If you haven’t just moved to a city, another example of a FB post could be: “I’d love to meet some of you in person, anyone wanna hang out this weekend? Bowling anyone?”
Some people may think you’re crazy, but your future-friends will think you’re a badass and respond with gusto.
4. Learn how to “hit on” and “pick-up” friends.
You know when you’re single and every hot guy you see at the grocery store, in spin class, or parked at a stoplight, you think “OMG maybe that’s my future husband, I hope he notices .... oh no, there he goes, out of my life forever, damnit!” OK, maybe that was just me, but my point is that the same acute awareness we have of bumping into a potential boyfriend, we need to start having with finding lady friends.
Wherever I go, I always have my cool-chick radar on. I eavesdrop, stare and always park my yoga mat next to the lady who looks the most out of place. Then I make my move….
Me: I love your yoga mat! Where’d you get it?
Future friend: Lulu-lemon (duh)
Me: Awesome, I’m Sarah.
Future Friend: Caroline, nice to meet you. (in obvious British accent)
Me: Nice accent by the way! How long have you been in the States?
Future Friend: A while, I used to live in New York but just moved here a few weeks ago.
Me: No way! I just moved here a few months ago, you should join our NYC support group.
Future Friend: That would be awesome!
Fast forward six months and we’re painting each other’s toenails (figuratively speaking).
5. Treat it like dating.
After you hit on your new friend, you have to plan coffee that week, or you’ll lose momentum. The following week, I suggest doing an activity together like check-out the latest exhibit at the art museum or go for a walk through an unexplored neighborhood. Ask questions, try to be interesting and after your “date” be clear that you like them. There’s nothing better than hearing that another woman thinks you’re cool.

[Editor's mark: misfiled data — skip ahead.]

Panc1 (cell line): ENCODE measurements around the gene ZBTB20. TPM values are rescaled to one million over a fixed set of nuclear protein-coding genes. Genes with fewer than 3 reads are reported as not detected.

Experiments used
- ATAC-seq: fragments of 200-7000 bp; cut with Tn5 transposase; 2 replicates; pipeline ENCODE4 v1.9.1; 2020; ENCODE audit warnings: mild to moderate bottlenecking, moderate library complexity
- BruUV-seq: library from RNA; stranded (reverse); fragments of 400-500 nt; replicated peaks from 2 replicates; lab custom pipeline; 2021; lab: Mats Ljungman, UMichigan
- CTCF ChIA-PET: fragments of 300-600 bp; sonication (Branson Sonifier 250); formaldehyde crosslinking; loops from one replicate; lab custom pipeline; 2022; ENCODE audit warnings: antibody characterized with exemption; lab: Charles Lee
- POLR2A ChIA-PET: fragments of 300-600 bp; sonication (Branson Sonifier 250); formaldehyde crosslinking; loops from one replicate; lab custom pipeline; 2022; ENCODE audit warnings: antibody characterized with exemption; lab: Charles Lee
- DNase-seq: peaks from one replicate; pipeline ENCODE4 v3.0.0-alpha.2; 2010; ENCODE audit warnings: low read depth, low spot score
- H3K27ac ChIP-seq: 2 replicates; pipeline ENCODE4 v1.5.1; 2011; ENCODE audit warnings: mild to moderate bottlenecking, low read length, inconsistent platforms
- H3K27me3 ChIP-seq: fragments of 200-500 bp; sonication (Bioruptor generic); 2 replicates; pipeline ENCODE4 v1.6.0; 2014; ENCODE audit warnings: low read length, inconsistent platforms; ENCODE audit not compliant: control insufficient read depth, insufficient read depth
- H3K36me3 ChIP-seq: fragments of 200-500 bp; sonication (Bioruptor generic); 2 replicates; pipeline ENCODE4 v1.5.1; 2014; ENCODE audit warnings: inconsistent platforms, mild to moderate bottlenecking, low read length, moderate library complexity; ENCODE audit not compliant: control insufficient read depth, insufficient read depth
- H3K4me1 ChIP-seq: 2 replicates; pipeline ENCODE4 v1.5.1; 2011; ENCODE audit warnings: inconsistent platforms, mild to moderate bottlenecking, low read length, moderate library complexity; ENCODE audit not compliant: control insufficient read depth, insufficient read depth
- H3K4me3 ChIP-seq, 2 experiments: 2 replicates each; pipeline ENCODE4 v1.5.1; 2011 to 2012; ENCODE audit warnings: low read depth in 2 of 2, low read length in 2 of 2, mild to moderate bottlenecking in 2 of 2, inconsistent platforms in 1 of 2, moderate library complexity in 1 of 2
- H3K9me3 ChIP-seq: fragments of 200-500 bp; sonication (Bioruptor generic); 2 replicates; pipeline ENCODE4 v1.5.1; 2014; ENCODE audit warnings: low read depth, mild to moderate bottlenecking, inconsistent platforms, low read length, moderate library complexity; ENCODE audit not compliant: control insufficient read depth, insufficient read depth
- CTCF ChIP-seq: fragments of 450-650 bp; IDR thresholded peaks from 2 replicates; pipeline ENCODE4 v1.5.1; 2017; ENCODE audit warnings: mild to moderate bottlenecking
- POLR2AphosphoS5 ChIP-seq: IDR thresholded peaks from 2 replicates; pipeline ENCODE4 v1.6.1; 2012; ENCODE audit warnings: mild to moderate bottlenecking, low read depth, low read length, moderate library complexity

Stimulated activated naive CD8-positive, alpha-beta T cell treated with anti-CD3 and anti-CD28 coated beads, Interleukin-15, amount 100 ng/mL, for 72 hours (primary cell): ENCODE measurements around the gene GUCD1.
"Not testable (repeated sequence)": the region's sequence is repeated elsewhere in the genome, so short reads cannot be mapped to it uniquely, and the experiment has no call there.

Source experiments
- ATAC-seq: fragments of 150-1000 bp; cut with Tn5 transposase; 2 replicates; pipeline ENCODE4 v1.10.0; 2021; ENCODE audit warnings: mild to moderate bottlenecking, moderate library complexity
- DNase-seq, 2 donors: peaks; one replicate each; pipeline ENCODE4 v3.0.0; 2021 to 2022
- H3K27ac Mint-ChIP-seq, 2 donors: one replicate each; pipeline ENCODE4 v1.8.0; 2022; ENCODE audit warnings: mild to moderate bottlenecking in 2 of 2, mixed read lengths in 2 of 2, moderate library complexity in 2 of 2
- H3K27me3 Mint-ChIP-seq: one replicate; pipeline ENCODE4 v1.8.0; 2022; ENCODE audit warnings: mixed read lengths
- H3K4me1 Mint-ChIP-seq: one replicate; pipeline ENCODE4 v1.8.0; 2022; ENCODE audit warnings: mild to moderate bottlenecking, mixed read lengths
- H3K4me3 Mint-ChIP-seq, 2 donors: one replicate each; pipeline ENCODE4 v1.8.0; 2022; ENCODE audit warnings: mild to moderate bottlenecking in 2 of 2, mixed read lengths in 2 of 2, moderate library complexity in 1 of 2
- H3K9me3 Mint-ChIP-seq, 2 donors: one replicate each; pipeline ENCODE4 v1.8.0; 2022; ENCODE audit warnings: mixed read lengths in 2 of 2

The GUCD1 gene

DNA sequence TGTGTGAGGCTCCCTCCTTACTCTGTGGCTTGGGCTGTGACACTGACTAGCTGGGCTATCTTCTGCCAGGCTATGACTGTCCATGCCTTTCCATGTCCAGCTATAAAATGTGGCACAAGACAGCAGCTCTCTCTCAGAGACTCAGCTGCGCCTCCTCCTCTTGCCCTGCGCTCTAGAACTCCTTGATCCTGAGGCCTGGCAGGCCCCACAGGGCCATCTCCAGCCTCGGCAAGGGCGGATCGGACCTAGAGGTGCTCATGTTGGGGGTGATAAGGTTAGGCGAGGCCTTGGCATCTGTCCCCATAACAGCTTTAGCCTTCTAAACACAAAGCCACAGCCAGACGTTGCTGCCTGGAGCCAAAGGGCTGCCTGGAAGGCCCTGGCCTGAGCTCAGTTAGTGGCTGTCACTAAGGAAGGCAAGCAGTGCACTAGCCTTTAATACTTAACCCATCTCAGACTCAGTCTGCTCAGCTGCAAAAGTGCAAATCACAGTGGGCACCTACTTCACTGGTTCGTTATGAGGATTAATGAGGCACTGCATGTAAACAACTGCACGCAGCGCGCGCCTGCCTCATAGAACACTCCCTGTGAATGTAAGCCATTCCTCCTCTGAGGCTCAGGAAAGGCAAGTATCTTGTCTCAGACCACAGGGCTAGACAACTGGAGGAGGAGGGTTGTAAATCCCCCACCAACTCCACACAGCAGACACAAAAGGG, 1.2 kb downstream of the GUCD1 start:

6. Join self-improvement groups.
I met my best friends in NYC in a group meditation class. When you’re telling a group of random strangers your deepest secrets and biggest flaws and all they do is breathe deep, smile, and radiate healing “love and light” your way, you can’t help but fall in love with them. We started to make an effort to hang outside of class and now six years later, we’re closer than ever.
The women I work with are always making great connections and organizing get-togethers in person. I always create a “no BS” vibe which attracts the most down-to-earth fun women. You’re welcome to join us if you want.
7. Hang out with the women you’re jealous of.
I internet stalked another coach, Nisha Moodley for months. Everything about her drove me crazy. Her perfect website, perfect writing and perfect body. Then out of the blue, Nisha sent me an email asking if I wanted to have lunch and do a teleclass together. Oy vey. Turns out she was internet stalking me, too.
Nisha and I are thick as thieves and no one pushes me more into my zone of excellence. I was jealous of Nisha because I saw so much of myself in her. We now use our similarities and reverence as fuel to be the most amazing versions of ourselves and are running a world-class retreat together this fall.
OK, your turn! Do you have any friend-making tips for the rest of us? What are you going to commit to doing in order to expand your friend circle? Let me know in the comments. I can’t wait to hear!